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I am learning Django and I am trying to understand the use of models.py in the project versus the application. It seems from the tutorial examples that I include a model definition in the app, but when I went to apply that knowledge to my own existing database I got stuck.

I took a database that I use (a copy of course) and generated the conceptual schema as a django model using inspectdb. I did this at the project level, and presumed then I could write apps using subschemas in the applications for that project.

But generalizing the tutorial, they define the model in the application's model.py. If I did that, I would be repeating the model (or part of it) that's already at the project level, which seems like a mistake and a maintenance issue.

So how, in Django style, do I use the project schema (or parts of it) without redefining it in the application's models.py?

Thanks in advance.

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3 Answers 3

up vote 15 down vote accepted

There shouldn't be any reason to have "project level models" (or "project level views" for that matter). You just need to split the functionality into separate apps.

Let's say you are designing an intranet website for a school. You would have one app that deals with students' accounts, and another app generating timetables, and yet another one for an internal message board, etc.. Every app defines its own models (there are no "project level models"), but apps can import each others models (so message board posts can have a ForeignKey field pointing at student from the "students" app).

See also James Bennett's "writing reusable Django applications" presentation from DjangoCon 2008.

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Very interesting and educative talk! James also mentioned the worldonline sites only have settings.py and urls.py. The rest are reusable apps in the python path of apache. –  vdboor Aug 8 '10 at 13:46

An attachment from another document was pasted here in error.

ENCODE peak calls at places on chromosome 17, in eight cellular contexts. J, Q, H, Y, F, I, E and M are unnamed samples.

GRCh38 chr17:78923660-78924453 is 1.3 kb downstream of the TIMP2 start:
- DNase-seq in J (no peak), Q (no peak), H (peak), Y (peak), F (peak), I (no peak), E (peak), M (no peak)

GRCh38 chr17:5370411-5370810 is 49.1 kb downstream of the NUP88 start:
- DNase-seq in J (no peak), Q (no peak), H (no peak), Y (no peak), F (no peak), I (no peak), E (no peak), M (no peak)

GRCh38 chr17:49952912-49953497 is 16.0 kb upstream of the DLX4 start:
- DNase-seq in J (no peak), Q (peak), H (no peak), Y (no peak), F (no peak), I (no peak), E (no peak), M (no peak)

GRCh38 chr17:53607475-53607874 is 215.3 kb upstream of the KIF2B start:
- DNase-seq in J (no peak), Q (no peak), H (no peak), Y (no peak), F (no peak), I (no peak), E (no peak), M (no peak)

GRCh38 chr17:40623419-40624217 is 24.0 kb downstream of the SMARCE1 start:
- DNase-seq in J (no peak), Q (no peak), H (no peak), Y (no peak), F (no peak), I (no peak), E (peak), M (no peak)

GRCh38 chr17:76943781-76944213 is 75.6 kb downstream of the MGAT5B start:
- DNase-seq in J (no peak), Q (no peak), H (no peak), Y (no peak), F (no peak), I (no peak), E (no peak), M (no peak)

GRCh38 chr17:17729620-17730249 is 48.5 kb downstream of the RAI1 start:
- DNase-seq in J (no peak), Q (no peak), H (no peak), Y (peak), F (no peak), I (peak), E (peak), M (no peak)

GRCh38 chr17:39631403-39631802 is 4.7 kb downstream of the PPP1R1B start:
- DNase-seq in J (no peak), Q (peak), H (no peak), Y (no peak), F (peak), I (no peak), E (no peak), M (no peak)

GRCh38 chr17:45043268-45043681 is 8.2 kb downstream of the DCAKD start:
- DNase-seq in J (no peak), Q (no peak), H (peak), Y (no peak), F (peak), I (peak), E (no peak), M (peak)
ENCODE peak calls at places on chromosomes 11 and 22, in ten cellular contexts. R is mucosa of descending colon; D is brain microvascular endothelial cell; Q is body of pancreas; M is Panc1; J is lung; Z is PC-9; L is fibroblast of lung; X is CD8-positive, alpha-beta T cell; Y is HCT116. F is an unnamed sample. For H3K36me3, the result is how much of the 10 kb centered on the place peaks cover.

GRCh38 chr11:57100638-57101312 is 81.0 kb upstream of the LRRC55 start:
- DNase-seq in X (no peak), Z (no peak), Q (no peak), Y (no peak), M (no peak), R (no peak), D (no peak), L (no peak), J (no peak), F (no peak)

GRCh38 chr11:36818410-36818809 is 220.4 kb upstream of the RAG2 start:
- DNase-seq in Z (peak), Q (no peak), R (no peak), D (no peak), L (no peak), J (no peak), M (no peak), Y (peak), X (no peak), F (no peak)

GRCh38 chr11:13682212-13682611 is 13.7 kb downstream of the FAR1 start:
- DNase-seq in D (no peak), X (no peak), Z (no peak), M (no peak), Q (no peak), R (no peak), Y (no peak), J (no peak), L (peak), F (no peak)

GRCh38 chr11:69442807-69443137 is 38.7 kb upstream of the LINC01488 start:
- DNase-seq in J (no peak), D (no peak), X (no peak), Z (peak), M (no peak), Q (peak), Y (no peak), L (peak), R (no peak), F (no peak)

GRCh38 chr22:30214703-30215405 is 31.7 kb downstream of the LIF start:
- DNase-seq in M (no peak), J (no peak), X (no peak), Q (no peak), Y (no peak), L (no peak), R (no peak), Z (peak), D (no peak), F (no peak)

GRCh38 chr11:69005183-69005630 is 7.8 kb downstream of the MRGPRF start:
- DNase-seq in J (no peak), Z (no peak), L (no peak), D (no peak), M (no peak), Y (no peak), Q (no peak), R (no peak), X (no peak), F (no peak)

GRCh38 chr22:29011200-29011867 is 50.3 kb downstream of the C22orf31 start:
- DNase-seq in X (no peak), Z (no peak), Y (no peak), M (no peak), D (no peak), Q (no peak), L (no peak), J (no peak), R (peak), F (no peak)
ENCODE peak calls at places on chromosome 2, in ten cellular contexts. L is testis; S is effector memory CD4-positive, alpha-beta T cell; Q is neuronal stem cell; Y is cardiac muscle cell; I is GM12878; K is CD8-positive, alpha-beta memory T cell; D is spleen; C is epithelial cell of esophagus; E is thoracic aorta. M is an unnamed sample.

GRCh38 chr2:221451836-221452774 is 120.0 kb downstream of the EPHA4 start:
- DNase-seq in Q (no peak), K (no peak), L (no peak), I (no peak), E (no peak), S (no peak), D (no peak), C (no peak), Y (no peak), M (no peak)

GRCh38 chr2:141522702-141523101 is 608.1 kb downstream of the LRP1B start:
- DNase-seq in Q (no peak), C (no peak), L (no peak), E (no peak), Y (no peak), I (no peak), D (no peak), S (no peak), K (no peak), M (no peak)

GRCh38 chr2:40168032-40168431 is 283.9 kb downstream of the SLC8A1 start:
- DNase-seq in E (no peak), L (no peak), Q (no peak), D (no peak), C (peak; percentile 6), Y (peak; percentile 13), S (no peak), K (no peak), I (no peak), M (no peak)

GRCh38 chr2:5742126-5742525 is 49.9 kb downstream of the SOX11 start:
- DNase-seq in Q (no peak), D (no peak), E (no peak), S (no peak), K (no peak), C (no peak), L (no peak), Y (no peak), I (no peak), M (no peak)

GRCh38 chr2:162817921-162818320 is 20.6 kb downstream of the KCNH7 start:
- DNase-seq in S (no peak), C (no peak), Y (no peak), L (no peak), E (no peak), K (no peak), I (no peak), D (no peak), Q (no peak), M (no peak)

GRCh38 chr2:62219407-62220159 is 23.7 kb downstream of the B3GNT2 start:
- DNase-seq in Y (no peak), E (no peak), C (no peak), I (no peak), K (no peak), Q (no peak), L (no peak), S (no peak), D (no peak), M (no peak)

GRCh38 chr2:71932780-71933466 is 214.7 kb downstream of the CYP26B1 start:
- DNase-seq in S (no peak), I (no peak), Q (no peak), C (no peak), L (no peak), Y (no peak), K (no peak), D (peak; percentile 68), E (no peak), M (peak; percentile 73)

• A model should only be defined once in a Django project

  • The model needs to exist in an app under the project

  • You can access other app's models by importing them

  • If you need to "add on" to an existing model it can be inherited from (see: multi table inheritance). This is fairly simple but if you're just starting out you may want to leave that for later.

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Django models can only reside in applications, not in project itself. By default manage.py inspectdb outputs content of the models.py file and it's up to you to put it in the right place.

In your case it would be easier to put whole thing in one app and later split it in the places where it would make sense.

I'm not sure what's the state with the current version, but before presence of models module in package was indication that this is django application and can be put in INSTALLED_APPS list.

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